Testing Compliance:  Italy and Romania Remain Neutral
But Later Breach Their Treaty Obligations

       The Italian alliance with Germany and Austria-Hungary had always been a self-interested attempt to give the recently united Italian kingdom the status and prestige of a great power.[1]   However, the alliance had been somewhat troublesome from the beginning, given the conflicting Italian and Austro-Hungarian territorial claims and the popular sentiment in Italy against its neighboring empire.[2]   In fact, Germany and Austria-Hungary had never been confident of Italian support of the alliance (the Austrian Chief of Staff calling the alliance ìa burden and a fetter which [Italy] would cast off at the first opportunityî),[3]  and their doubts were substantiated on August 3rd, when Italy declared her neutrality in the war.  To defend its action, Italy stood on the letter of the Triple Alliance treaty, which required intervention on behalf of the allies only if they were attacked without provocation.[4]   The German and Austro-Hungarian ultimata technically made them the aggressors and absolved Italy from any obligation to join them.[5]   However, Article 1 of the treaty obligated Italy to enter into ìno alliance or engagement directed againstî its allies, and Article 4 bound the signatories to observe benevolent neutrality towards an ally at war with another great power that did not fit the terms of the defensive alliance.  Italy breached their obligations under these articles on April 26, 1915, when she joined the Entente allies after they had promised the territorial spoils from Austria she had been seeking.[6]   Thus, Italy steadfastly followed her national interest, declining to support her allies beyond the terms of the Triple Alliance treaty in 1914 and even breaching that treaty in 1915.

       Romania had also sided with the Triple Alliance camp after its treaty with Austria-Hungary first signed in July of 1892 and then renewed in the treaty of February 5th, 1913 (original French version).  But despite the pleadings of its pro-German king (King Carol I), the Romanian government followed Italyís lead in maintaining neutrality in August 1914, using the defensive nature of its alliance treaty as grounds to stay out of the conflict.[7]   Romanian nationalists had begun to clash with Austria-Hungary since the second Balkan War and were now dreaming of incorporating areas occupied by Romanian minorities within the Austro-Hungarian empire into a Greater Romania.[8]   Then when the Entente allies promised those territories to Romania at the conclusion of the war, Romania joined forces with the Entente countries and declared war on Austria-Hungary in August 1916.[9]   Thus, remarkably similar to Italy, Romania asserted a legal defense that allowed it to get out of an alliance treaty it no longer felt to be in its best interests, and instead, the country ended up fighting against its former allies.[10]   And just as Italy had done, Romania breached its obligation (in Article I of its treaty) not to enter into any alliance directed against its allies.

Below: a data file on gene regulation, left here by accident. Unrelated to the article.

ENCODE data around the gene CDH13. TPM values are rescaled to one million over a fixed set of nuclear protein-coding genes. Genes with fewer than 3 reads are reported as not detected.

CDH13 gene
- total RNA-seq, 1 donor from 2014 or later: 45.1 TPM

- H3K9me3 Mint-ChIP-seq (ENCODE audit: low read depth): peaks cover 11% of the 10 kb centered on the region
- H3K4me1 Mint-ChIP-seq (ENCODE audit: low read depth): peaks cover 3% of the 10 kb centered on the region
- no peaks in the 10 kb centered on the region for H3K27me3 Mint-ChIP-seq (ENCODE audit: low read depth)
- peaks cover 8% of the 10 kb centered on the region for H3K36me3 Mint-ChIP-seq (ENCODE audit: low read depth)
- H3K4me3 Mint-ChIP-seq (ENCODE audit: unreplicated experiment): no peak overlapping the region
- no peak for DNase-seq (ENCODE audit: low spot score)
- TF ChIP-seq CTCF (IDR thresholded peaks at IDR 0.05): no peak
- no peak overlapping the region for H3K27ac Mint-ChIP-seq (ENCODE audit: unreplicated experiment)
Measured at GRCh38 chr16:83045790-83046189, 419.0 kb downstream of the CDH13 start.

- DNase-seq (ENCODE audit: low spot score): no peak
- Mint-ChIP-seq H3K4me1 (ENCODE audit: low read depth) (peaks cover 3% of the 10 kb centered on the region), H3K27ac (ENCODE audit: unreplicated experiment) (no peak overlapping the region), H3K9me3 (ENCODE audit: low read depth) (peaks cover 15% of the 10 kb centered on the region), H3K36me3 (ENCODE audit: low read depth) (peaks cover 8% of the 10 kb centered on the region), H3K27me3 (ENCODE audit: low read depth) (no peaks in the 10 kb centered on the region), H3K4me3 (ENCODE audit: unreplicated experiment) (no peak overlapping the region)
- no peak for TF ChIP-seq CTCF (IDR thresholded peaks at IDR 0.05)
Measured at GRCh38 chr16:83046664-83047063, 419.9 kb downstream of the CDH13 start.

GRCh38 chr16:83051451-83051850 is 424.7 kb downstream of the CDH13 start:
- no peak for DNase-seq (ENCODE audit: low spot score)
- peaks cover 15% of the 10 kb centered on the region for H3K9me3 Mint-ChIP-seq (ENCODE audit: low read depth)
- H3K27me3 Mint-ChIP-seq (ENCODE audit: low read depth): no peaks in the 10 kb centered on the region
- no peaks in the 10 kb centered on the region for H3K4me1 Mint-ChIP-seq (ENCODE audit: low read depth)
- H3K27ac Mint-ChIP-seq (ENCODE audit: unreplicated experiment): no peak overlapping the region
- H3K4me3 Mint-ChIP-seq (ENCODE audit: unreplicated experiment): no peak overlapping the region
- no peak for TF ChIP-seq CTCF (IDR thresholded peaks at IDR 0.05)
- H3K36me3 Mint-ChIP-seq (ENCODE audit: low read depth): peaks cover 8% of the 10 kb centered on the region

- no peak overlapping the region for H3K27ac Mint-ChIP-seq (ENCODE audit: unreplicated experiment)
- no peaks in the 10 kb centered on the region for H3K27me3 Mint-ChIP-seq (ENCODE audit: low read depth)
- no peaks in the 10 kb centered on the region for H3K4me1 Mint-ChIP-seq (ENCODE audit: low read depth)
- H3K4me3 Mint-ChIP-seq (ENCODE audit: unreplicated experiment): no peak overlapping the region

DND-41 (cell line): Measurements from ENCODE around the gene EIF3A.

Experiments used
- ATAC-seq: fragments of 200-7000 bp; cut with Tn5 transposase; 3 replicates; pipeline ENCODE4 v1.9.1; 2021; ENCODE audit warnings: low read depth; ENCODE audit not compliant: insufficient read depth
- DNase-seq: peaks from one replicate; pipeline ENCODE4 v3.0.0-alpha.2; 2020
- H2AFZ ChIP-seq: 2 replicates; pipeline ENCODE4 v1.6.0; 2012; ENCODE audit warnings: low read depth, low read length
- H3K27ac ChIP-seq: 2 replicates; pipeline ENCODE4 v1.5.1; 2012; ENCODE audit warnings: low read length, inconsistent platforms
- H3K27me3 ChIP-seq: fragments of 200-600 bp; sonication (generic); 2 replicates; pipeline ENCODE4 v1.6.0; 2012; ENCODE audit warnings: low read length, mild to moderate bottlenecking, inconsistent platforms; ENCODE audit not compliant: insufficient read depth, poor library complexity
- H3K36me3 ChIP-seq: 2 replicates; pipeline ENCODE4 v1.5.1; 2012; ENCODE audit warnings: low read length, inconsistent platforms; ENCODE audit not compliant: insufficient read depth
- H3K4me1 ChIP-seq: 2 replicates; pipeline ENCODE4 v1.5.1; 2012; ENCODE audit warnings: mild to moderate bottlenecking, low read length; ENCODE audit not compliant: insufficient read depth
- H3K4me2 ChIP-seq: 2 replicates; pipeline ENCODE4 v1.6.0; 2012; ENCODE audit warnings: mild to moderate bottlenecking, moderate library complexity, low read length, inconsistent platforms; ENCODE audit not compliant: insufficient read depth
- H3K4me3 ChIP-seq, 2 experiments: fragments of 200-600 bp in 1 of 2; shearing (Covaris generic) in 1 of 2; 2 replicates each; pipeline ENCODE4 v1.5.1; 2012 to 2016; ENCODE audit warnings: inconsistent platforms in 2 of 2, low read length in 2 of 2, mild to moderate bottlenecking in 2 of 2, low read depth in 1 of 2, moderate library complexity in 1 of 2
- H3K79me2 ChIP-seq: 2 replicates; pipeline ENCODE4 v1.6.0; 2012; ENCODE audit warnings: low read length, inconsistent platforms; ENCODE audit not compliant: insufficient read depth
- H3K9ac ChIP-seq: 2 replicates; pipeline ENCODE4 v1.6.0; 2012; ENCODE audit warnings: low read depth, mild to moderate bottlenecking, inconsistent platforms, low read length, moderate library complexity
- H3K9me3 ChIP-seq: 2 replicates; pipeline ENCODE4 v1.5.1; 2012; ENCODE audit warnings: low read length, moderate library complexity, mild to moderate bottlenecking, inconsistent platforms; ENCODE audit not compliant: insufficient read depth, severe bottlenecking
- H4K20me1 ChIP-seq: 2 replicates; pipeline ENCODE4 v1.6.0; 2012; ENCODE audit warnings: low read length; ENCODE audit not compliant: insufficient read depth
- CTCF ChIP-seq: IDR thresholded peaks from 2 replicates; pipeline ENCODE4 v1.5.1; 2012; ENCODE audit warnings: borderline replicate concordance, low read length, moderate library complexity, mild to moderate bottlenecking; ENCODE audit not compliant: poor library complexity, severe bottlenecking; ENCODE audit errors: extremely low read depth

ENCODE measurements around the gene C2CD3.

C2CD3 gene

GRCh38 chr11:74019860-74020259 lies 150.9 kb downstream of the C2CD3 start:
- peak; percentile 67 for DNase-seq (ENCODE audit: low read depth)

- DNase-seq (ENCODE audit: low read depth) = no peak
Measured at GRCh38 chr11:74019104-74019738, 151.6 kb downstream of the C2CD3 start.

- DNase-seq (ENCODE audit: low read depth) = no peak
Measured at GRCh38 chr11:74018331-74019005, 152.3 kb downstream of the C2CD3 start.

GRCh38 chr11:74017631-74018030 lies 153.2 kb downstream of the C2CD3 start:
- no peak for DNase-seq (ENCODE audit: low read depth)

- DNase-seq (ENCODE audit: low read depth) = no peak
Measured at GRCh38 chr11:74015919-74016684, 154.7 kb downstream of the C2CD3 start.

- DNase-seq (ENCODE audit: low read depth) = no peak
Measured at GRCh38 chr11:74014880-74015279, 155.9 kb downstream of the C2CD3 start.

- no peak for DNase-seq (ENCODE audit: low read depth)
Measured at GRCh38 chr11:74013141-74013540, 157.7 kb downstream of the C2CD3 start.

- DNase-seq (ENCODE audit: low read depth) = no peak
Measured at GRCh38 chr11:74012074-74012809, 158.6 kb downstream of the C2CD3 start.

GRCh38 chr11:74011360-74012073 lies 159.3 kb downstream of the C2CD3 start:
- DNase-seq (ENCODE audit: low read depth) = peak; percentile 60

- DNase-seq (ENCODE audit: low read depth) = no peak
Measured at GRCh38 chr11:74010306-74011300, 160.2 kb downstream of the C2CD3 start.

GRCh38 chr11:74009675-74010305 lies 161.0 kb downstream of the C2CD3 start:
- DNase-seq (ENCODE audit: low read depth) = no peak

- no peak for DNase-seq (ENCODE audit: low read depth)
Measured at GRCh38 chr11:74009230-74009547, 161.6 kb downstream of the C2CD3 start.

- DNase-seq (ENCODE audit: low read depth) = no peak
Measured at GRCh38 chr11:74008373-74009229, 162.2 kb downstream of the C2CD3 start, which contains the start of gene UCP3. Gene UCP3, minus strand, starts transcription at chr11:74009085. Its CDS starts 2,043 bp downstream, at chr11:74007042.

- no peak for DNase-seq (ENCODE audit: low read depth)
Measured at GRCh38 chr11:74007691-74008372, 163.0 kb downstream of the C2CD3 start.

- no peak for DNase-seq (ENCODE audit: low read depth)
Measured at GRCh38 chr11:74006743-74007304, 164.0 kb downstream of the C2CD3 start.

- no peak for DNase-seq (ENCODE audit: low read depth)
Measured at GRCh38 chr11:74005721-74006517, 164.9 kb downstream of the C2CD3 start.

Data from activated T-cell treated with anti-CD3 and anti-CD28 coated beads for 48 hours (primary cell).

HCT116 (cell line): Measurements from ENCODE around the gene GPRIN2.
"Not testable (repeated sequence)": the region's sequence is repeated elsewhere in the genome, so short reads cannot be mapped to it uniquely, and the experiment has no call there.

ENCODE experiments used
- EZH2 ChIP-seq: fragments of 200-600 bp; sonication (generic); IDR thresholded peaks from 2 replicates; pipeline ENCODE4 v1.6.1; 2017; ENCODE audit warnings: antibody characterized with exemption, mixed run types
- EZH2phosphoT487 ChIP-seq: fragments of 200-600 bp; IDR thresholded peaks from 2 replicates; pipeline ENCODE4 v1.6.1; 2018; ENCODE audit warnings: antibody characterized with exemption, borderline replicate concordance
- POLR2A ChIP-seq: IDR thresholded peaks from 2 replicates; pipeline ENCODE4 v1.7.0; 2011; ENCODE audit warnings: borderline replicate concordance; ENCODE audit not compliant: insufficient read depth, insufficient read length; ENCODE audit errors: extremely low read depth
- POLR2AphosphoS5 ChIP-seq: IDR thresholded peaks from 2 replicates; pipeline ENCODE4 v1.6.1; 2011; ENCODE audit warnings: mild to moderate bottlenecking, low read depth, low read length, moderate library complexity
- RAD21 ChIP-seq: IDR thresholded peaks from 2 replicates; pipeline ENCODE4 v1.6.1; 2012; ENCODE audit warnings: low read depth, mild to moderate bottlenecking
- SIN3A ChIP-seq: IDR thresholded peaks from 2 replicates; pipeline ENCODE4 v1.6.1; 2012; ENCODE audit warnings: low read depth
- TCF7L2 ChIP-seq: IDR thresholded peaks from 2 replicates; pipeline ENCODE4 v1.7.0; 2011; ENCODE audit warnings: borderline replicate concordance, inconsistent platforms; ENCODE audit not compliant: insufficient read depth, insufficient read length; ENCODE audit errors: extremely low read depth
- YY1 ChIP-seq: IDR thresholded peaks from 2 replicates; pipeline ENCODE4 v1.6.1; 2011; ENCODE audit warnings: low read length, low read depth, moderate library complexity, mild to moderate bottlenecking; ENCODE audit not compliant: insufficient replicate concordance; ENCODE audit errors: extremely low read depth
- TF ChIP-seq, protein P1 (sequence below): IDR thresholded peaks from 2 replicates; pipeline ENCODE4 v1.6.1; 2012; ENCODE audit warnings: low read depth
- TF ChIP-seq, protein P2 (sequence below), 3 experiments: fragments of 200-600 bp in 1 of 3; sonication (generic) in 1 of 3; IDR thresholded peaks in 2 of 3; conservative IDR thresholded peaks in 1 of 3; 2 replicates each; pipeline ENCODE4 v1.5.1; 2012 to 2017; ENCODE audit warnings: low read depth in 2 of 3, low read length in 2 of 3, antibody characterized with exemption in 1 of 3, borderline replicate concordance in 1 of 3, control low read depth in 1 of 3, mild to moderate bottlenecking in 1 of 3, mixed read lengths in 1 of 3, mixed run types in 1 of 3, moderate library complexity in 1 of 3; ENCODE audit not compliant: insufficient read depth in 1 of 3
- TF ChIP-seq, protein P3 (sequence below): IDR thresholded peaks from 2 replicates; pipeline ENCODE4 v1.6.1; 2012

As for Britain, the rapprochement embodied in the Entente with France had by April of 1912 grown into an informal naval agreement, by which the French fleet would concentrate in the Mediterranean and the British would defend the English Channel and Franceís northern coastline.[11]   This naval agreement resulted from Britainís increasing awareness of the threat Germany posed both to her naval supremacy as well as to her interests generally in a stable continental balance of power.  In the end, though, Great Britain (according to its official statements) did not enter the war against the Triple Alliance powers primarily to uphold their naval agreement with France, nor to defend its own interests on the continent, but rather on the moral grounds that it had to defend neutral Belgium from the German invasion.  Discussion of the British debate over intervention follows in the second section of this paper.  The important point, though, for purposes of this section is that Britain was under no treaty obligation to enter the war; rather, it too made the discretionary choice to fight.




1.     James Joll, Origins of the First World War, 2d ed., 1992, p. 66.
2.     Id. 
3.     Id. at 25.
4.     James L. Stokesbury, A Short History of World War I, 1981, p. 105.
5.     Id.  Germany had foreseen the such reliance on the defensive nature of the treaty, realizing that if it pushed Austria-Hungary to reject Serbian concessions, it would lose Italy as an ally.  But the knowledge did not change the course of German action.  Barbara Tuchman, The Guns of August, 1962, p. 83. 
6.     Stokesbury, supra note 4, at 106.
7.     Bernadotte E. Schmitt and Harold C. Vedeler, The World in the Crucible:  1914-1919, 1984, p. 13.
8.     Id. at 12-13.
9.     Stokesbury, supra note 4, at 165.
10.   See Joll, supra note 1, at 30.
11.   Id. at 22.